The attacks of November 9 and 10, 1938, saw Nazi thugs plunder Jewish businesses throughout Germany, torch synagogues and round up about 30,000 Jewish men for deportation to concentration camps.
Some 90 Jews were killed in the orgy of violence also known as 'The Night of Broken Glass' - a reference to the Jewish shops, buildings and synagogues that had their windows smashed.
Now a new account is shedding light on the murder of diplomat Ernst vom Rath, whose November 7, 1938 death Nazi leaders seized upon as pretext for the pogrom.
Fuming over Germany's treatment of Jews, Herschel Grynszpan, a 17-year-oldJewish youth, shot vom Rath in the German Embassy in Paris.
History has long regarded Grynszpan as a murderer, but a new book suggests the shots he fired may not have been fatal.
"I'm 90 percent certain that Herschel Grynszpan didn't murder Ernst vom Rath. Hitler let him die," Berlin investigative journalist Armin Fuhrer told AFP.
In his book, Herschel - Das Attentat des Herschel Grynszpan am 7. November1938 und der Beginn des Holocaust (Herschel - The Assassination by Herschel Grynszpan on the 7th of November 1938 and the Beginning of the Holocaust), Fuhrer argues the envoy could have survived gunshot wounds to his shoulder and stomach if Nazi leaders had not decided to make a martyr of him.
"Hitler sent his personal doctor, Karl Brandt, to Paris... so he would consciously let Ernst vom Rath die, and not give him the medical help he needed," Fuhrer said.
Fuhrer's book also reveals vom Rath had acute gastrointestinal tuberculosis at the time of his death, a detail Nazi officials didn't make public so as not to weaken the "causal connection" between Grynszpan's shooting and the official's death, Fuhrer wrote.
Grynszpan's parents had sneaked him out of Germany to France when he was 15.
The month before the shootings, his parents and siblings in Germany were rounded up with as many as 17,000 others, deported and forced to live in a no-man's land on the Polish-German border as Nazis tried to 'repatriate' Jews with Polish roots.
Learning of his family's plight via a postcard from his sister, Grynszpan let loose five shots in the German embassy, providing "exactly the excuse Hitler and Goebbels had long and eagerly waited for," to foment anti-Jewish violence, Fuhrer wrote.
The last official record of Grynszpan places him in the Sachsenhausen concentration camp north of Berlin in 1942.
Fuhrer said much of the previous scholarship on the events leading up to Kristallnacht had relied too heavily on Nazi accounts.
He based his work on documents in public archives, some of which have only recently been made available to researchers.
Anti-semitism on the rise?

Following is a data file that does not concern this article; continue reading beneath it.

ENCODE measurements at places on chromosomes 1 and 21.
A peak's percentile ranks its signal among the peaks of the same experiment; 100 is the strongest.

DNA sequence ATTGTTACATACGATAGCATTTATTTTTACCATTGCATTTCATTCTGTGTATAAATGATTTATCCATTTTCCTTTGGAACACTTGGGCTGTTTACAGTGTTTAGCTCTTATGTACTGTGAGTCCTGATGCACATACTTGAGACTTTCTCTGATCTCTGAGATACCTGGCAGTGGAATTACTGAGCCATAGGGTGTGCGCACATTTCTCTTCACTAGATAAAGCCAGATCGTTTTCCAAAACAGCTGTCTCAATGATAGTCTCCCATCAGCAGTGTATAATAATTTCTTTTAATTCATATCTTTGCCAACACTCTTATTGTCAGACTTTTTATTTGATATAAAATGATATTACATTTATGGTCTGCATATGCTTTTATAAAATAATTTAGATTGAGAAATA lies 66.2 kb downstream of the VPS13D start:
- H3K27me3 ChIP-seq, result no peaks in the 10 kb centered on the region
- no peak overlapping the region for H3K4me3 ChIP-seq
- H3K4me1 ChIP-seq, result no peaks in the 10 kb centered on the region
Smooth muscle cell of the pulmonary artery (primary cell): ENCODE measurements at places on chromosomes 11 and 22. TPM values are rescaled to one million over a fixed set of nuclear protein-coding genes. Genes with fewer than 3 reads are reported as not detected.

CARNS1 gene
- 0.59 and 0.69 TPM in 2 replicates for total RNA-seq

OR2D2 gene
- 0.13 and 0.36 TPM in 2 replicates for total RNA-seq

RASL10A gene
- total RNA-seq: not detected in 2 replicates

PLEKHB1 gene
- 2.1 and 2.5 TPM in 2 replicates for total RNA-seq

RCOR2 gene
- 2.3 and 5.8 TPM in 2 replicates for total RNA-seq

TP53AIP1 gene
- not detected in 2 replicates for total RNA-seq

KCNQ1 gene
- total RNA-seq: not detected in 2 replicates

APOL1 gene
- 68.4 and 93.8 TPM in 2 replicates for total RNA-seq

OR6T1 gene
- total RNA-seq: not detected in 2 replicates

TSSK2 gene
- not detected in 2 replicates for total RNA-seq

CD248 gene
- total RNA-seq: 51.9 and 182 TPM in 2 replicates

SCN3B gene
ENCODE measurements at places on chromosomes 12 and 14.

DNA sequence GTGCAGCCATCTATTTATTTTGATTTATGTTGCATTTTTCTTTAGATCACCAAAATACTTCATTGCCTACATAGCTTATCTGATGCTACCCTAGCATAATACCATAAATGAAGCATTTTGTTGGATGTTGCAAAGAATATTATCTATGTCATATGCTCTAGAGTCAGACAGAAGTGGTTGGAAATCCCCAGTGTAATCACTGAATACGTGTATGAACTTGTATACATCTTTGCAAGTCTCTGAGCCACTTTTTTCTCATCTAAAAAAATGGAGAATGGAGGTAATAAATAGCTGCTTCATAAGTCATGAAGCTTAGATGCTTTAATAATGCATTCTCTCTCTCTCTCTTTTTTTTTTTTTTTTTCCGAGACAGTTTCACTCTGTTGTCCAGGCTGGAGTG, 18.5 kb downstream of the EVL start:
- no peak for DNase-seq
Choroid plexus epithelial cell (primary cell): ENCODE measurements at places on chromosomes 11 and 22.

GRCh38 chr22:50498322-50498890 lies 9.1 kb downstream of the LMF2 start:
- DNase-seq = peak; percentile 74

But while the events leading up to Kristallnacht remain unclear, the pogrom itself is generally considered a catalyst for intensified discrimination against Jews in Germany.
“It massively sped up the persecution of the Jews, “said leader of the Centre for Holocaust studies in Munich, Frank Bajohr.
And when it took place Hitler was at the peak of his popularity according to Oliver Hochkeppel of Munich’s soon-to-be-opened National Socialist Documentation Centre.
“It was at a time when support for the regime was at its highest,” claimed the historian. “Hitler went from one foreign policy success to the next and was at the peak of his charisma,” he added.
Although anti-Semitism in Europe has decreased since the time of National Socialism, it is still a problem according to a survey published by the Welt newspaper on Friday. In Germany 17 percent of Jews consider anti-Semitism ‘a very big problem’ and 44 percent think it is ‘quite a big problem’.
Across Europe, the results are a cause for concern with 76 percent of those surveyed convinced that anti-Jewish discrimination has risen in their home countries over the past five years.
A country remembers
In a country keenly aware of its past, public speeches, art installations and religious gatherings are scheduled in Germany to commemorate the events of Kristallnacht, which Chancellor Angela Merkel last week called "one of the darkest moments in German history".
On Friday in Berlin, German President Joachim Gauck visited a former workshop and sanctuary for blind and deaf Jews during WWII, now a museum.
And about 100 shop owners in the German capital are expected to stick adhesives to their windows to create the illusion of broken glass - with KaDeWe, Germany’s answer to Harrod’s, expected to take part.
Berliners are also being called upon to clean ‘Stolpersteine' memorials for Jews in their neighbourhoods. The "stumbling blocks" are small plaques bearing the names of Holocaust victims embedded in the street in front of their last known address.